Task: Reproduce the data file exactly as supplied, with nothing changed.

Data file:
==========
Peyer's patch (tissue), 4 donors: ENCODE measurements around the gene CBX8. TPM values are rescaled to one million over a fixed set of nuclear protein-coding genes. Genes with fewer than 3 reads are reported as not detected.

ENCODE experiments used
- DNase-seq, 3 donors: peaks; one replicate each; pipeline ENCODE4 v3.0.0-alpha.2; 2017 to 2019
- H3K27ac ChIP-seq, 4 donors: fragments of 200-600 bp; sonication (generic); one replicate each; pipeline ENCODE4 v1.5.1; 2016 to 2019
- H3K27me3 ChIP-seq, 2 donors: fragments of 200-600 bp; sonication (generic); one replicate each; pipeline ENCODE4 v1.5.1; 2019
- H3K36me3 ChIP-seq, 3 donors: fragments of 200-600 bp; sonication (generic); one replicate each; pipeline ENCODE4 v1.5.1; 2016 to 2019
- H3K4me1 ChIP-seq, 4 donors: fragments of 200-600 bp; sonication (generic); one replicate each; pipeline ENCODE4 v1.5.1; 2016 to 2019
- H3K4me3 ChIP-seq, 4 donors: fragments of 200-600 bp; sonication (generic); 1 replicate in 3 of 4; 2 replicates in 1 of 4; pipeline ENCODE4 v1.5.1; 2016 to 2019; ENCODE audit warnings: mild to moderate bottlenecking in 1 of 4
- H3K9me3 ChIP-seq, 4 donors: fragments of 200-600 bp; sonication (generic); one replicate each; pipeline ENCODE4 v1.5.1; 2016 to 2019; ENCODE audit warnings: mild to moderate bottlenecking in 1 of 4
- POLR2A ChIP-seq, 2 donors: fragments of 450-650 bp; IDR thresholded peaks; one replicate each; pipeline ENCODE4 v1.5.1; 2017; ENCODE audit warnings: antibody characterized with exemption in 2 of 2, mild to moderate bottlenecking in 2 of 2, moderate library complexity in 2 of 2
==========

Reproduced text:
Peyer's patch (tissue), 4 donors: ENCODE measurements around the gene CBX8. TPM values are rescaled to one million over a fixed set of nuclear protein-coding genes. Genes with fewer than 3 reads are reported as not detected.

ENCODE experiments used
- DNase-seq, 3 donors: peaks; one replicate each; pipeline ENCODE4 v3.0.0-alpha.2; 2017 to 2019
- H3K27ac ChIP-seq, 4 donors: fragments of 200-600 bp; sonication (generic); one replicate each; pipeline ENCODE4 v1.5.1; 2016 to 2019
- H3K27me3 ChIP-seq, 2 donors: fragments of 200-600 bp; sonication (generic); one replicate each; pipeline ENCODE4 v1.5.1; 2019
- H3K36me3 ChIP-seq, 3 donors: fragments of 200-600 bp; sonication (generic); one replicate each; pipeline ENCODE4 v1.5.1; 2016 to 2019
- H3K4me1 ChIP-seq, 4 donors: fragments of 200-600 bp; sonication (generic); one replicate each; pipeline ENCODE4 v1.5.1; 2016 to 2019
- H3K4me3 ChIP-seq, 4 donors: fragments of 200-600 bp; sonication (generic); 1 replicate in 3 of 4; 2 replicates in 1 of 4; pipeline ENCODE4 v1.5.1; 2016 to 2019; ENCODE audit warnings: mild to moderate bottlenecking in 1 of 4
- H3K9me3 ChIP-seq, 4 donors: fragments of 200-600 bp; sonication (generic); one replicate each; pipeline ENCODE4 v1.5.1; 2016 to 2019; ENCODE audit warnings: mild to moderate bottlenecking in 1 of 4
- POLR2A ChIP-seq, 2 donors: fragments of 450-650 bp; IDR thresholded peaks; one replicate each; pipeline ENCODE4 v1.5.1; 2017; ENCODE audit warnings: antibody characterized with exemption in 2 of 2, mild to moderate bottlenecking in 2 of 2, moderate library complexity in 2 of 2